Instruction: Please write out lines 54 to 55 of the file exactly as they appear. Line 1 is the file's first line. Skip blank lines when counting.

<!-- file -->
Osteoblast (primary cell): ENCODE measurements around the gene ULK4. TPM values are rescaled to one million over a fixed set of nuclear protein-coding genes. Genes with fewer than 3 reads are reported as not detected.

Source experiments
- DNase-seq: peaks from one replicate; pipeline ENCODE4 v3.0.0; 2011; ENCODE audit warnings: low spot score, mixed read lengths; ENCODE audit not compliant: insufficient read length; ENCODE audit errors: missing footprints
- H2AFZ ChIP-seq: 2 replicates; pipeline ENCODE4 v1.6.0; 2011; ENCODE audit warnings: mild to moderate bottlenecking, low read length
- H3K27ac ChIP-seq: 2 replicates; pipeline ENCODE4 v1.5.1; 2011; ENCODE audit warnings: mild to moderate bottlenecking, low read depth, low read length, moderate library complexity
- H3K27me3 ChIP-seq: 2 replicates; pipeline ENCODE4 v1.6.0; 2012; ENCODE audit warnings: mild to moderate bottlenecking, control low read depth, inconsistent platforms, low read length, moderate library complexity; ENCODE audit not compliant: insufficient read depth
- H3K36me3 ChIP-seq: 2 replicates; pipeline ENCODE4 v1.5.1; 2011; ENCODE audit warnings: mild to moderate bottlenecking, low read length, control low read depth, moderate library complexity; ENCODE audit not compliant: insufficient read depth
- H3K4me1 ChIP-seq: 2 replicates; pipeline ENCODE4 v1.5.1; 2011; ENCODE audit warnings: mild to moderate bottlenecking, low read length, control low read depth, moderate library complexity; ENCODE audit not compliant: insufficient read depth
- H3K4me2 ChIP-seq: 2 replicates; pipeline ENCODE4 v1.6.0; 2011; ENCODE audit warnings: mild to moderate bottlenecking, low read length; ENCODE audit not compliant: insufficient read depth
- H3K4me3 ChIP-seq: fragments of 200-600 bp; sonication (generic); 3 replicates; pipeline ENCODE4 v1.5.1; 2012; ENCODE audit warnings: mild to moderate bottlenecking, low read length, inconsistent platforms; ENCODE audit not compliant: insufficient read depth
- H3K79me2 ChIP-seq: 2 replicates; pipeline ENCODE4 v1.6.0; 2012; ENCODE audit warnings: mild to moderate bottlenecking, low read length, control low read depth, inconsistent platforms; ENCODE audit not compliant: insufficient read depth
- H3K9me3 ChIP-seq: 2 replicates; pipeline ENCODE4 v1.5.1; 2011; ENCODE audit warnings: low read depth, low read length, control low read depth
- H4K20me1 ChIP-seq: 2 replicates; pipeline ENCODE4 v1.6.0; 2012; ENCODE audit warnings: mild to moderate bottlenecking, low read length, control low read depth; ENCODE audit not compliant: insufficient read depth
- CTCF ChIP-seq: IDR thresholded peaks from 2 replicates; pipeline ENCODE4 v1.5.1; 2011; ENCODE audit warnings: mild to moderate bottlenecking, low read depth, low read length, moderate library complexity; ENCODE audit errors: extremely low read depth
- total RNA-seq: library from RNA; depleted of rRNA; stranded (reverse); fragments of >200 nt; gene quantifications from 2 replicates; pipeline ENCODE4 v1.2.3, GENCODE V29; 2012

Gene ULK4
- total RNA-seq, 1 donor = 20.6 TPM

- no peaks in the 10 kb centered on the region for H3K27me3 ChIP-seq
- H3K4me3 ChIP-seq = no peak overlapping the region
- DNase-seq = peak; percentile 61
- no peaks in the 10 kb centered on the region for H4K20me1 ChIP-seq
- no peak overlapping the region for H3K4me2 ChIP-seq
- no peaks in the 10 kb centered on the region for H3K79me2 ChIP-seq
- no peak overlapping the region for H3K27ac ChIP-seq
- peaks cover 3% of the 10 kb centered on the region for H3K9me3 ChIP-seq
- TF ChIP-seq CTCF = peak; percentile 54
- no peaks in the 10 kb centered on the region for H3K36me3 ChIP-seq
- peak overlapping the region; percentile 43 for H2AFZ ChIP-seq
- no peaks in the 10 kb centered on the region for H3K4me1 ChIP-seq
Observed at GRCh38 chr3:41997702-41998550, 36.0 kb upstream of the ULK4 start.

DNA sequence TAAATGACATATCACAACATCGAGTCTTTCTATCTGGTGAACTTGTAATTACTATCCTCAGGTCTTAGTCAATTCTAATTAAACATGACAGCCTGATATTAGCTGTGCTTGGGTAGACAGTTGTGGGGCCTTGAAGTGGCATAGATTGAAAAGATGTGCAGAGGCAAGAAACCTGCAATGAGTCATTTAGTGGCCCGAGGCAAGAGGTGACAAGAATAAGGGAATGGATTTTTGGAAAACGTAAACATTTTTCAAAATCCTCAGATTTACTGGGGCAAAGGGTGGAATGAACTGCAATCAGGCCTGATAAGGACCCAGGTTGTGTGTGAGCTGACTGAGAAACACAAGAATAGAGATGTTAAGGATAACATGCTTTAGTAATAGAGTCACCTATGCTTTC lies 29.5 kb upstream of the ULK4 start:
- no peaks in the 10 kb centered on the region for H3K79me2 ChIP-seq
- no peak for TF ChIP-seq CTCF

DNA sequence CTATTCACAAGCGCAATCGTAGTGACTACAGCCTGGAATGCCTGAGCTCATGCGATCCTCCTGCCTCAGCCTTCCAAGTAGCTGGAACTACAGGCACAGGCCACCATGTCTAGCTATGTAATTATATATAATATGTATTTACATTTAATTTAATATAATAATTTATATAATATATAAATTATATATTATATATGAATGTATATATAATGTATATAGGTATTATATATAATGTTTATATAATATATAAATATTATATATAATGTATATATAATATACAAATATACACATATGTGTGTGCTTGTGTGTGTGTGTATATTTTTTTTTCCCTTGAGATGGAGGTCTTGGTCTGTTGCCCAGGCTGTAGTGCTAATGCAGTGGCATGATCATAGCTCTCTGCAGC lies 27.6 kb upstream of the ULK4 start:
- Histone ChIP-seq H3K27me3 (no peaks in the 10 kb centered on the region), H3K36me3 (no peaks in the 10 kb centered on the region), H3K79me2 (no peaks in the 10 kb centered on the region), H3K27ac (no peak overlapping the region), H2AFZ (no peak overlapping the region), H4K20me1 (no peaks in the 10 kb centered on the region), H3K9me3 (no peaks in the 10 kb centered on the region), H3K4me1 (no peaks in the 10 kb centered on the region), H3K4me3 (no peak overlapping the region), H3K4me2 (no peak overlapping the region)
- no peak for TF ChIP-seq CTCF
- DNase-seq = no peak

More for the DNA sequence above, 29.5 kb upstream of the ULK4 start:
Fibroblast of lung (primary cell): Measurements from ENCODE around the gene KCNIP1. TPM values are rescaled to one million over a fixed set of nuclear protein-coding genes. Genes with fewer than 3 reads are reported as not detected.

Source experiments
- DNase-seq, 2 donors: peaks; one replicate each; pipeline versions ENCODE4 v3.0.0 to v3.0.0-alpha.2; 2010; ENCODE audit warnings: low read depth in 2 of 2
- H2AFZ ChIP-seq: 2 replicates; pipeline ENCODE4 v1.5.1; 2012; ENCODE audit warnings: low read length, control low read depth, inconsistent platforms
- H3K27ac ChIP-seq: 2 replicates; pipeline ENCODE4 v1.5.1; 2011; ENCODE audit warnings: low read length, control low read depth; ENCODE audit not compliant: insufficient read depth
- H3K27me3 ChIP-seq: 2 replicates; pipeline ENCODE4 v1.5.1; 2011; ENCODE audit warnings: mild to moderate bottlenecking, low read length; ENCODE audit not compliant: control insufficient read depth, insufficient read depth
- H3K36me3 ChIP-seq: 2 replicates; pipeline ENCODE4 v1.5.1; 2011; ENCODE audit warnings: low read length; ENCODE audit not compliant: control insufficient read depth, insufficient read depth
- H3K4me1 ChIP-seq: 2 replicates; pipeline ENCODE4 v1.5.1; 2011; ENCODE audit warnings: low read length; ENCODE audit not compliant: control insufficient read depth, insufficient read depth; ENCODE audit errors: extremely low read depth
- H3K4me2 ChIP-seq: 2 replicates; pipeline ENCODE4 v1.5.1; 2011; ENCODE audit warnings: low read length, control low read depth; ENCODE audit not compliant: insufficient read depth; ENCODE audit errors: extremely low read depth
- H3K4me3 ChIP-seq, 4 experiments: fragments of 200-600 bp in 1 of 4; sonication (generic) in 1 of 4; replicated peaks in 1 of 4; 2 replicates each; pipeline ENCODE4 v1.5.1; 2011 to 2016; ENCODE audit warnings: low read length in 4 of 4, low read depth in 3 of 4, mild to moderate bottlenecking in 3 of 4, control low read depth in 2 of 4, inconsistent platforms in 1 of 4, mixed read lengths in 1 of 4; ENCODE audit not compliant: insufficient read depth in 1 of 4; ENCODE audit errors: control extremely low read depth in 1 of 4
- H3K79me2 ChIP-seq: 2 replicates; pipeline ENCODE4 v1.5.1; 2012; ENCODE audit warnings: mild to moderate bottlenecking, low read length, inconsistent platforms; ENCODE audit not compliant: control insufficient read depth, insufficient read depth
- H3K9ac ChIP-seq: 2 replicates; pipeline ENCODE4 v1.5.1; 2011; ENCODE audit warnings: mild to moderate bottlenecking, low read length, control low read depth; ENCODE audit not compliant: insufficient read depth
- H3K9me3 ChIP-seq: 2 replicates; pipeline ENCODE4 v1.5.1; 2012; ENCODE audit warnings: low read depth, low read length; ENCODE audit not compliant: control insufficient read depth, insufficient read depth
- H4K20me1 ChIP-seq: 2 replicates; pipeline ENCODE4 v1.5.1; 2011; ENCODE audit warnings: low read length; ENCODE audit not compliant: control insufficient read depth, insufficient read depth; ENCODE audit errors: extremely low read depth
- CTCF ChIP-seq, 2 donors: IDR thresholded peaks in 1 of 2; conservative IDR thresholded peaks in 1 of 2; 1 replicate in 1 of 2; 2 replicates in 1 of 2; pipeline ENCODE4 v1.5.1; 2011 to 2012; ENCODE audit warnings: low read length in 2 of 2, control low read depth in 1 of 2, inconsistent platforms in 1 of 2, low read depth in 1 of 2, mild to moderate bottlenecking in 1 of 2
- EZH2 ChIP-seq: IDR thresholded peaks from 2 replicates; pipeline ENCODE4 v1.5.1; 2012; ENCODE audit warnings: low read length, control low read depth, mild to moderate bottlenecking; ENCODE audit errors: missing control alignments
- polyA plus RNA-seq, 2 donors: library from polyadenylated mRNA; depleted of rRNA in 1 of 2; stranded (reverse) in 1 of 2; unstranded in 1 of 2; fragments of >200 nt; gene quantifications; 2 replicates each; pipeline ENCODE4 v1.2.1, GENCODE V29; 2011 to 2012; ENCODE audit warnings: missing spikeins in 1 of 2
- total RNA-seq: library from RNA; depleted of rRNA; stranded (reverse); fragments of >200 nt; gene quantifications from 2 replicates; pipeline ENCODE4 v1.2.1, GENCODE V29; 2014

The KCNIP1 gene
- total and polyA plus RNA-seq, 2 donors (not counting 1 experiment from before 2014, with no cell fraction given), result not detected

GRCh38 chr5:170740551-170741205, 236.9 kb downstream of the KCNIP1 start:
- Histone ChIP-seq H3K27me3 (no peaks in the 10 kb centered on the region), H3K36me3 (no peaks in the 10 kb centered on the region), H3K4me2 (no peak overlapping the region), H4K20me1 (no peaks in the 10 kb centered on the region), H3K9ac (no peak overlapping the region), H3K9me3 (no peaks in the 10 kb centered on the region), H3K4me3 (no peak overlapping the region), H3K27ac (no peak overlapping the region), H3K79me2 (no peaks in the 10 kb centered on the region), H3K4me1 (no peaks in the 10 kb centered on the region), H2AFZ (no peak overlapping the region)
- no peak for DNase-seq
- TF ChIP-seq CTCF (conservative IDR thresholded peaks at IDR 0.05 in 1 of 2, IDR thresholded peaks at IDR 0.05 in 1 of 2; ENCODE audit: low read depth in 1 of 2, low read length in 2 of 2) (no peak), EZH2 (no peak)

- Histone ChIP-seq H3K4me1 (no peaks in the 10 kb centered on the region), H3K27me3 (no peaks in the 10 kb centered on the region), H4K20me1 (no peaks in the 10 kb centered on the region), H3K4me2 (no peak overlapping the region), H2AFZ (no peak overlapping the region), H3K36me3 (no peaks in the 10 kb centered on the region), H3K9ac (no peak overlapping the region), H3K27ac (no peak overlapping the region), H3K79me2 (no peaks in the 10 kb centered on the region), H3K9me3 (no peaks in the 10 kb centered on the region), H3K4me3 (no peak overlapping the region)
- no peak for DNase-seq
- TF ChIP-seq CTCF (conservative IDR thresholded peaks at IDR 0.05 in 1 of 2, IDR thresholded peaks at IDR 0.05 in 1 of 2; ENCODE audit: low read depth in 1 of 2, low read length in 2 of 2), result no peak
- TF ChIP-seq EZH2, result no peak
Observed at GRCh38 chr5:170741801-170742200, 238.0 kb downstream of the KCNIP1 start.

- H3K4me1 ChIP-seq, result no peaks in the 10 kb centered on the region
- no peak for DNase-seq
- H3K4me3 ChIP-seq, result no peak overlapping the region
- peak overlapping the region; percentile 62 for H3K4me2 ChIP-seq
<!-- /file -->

- EZH2 ChIP-seq: IDR thresholded peaks from 2 replicates; pipeline ENCODE4 v1.5.1; 2012; ENCODE audit warnings: low read length, control low read depth, mild to moderate bottlenecking; ENCODE audit errors: missing control alignments
- polyA plus RNA-seq, 2 donors: library from polyadenylated mRNA; depleted of rRNA in 1 of 2; stranded (reverse) in 1 of 2; unstranded in 1 of 2; fragments of >200 nt; gene quantifications; 2 replicates each; pipeline ENCODE4 v1.2.1, GENCODE V29; 2011 to 2012; ENCODE audit warnings: missing spikeins in 1 of 2